A NEVER ENDING STORY ABOUT AMSTERDAM, STREET ART & PARIS - THE GENERAL (SQUAT X-PLICIT LYRISM)


THE GENERAL (SQUAT X-PLICIT LYRISM) (INTERVIEW C)

Some random night in L’Art Seine, I tried to know more about the squat and about its main ruler, namely THE General. The place was so fulfilled of free art, human emancipation, back and forth, regular or new guys, that it was sometimes difficult to clearly understand how the place was working; it seemed to us that the building was almost managing itself on its own.

When Cix is serving some dudes asking for beers behind the bar, Anna is enthusiastically showing to us pictures of the day on her camera, while Moste gently giggles, his squared silhouette surrounded by a muffled smokey halo. For the thousand time since we settle in the common room, the hi-fi is playing an old Jackson Five record, we lose track of life when we hang around in here, it is as if the night was slowed down by the murals and the liberating atmosphere.

At some point, the General enters the room and sits with us on the wooden folding-seats, holding a plastic cup of whisky and starts listening to SAMA’s founder, looking at the daily photographs she took, smiling under his thick beard, nodding his head crowned by a pair of fragile glasses. Glancing at me, the old chief says something about the fact that he doesn’t understand English, so that he doesn’t get much when Anna talks, but that anyway, he actually quite loves it! I laugh and take advantage of being in a select committee to start asking him some questions about everything; however, I can notice that he is preoccupied: he is in charge of guarding the main entrance. Standing up, he offers to me to follow him to his “study” to continue chatting peacefully, so here I walk in his steps.

Arriving in the hallway only furnished with a wide desk, encircled by fully tagged walls, we take place in two chairs, each one of us having a cigarette in one hand and a drink in the another one. Outside, the night is already dark, mesmerised by the art around me as well as our incredible host, I decide to shoot with all the questions popping up in my mind.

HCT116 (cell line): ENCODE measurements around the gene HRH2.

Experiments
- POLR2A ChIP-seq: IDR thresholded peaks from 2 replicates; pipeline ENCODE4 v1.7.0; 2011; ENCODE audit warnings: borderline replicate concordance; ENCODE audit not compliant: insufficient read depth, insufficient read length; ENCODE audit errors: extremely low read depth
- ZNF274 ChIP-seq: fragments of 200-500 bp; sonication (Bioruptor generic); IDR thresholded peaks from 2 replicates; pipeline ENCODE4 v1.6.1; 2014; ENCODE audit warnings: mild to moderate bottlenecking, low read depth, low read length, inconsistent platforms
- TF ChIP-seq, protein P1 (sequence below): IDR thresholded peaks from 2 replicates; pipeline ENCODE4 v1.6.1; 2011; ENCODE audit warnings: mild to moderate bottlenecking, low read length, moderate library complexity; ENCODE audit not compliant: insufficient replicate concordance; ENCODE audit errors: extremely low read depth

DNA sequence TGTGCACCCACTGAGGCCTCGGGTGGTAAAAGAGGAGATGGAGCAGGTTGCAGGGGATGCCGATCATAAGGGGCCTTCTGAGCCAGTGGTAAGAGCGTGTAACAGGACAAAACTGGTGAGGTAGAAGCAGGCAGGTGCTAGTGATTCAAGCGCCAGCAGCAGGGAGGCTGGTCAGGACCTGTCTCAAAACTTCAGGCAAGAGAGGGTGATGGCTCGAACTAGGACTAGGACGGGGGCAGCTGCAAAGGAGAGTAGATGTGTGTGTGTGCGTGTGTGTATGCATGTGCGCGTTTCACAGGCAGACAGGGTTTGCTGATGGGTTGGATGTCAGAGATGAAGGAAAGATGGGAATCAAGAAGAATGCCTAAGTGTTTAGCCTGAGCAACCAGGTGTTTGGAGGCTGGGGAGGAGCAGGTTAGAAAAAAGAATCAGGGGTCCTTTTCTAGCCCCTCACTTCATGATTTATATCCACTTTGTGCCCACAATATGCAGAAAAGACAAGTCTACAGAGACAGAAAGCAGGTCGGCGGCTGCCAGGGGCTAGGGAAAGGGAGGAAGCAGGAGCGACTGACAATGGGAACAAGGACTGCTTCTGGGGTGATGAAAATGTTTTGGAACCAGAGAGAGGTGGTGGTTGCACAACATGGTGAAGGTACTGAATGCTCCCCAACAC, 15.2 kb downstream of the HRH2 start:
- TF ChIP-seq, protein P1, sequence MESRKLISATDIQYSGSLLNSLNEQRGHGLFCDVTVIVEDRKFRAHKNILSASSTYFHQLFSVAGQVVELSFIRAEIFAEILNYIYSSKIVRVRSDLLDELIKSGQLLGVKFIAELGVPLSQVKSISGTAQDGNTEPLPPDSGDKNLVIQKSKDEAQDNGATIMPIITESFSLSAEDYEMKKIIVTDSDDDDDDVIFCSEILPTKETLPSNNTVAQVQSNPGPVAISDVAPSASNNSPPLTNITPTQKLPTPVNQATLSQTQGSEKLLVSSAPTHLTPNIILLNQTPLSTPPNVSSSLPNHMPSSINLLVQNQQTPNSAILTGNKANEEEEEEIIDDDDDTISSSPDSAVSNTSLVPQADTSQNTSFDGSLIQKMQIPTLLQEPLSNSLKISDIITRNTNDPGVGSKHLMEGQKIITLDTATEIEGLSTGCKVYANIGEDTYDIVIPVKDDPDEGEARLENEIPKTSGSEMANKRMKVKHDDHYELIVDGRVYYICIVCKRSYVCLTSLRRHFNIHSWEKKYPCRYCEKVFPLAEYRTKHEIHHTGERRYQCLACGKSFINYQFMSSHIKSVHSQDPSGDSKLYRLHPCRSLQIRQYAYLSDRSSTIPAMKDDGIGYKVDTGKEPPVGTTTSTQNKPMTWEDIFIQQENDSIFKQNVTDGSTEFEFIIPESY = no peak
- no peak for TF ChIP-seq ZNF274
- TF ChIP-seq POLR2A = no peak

“So, tell me my General, who are you, where do you come from, what is your history?”

“I am called General Antonio Xavier. I was born and raised in Rouen, Normandie, West France. When I was a kid, I was told to study locks and keys, cuz it was supposed to open every single door to you, boy. So I did and became a metal/locksmith and see, it opened a lot indeed.”

Around us, the room is deserted and I hope it could open him up.

“How did it happen that you fell into the squats universe then?”

“With encounters. That is as simple as this. I come from ghettos; nevertheless, I was different from my hometown bros: they liked their area but nobody else, when I liked my area as well as the rest, I wanted to open my neighbourhood to the world and open the world to my neighbourhood also. I launched my first structure in Rouen around the 1st of May 2007 and it was called the Zero.”

“So how did the adventure start in Paris?”

”When some bad shit happened in my private life, I had to leave town to go to Marseille, but in the end, never reached it. On my way, I met a few persons, understood a load of stuffs, it changed how I grasped things. After that, I quickly got that we were living in a system where some people would always need a place to stay, and where some places would always stay empty, especially from an ex landlord to a new one. So in December 2011, I opened my first Parisian social lab: le Château d’Albatart.”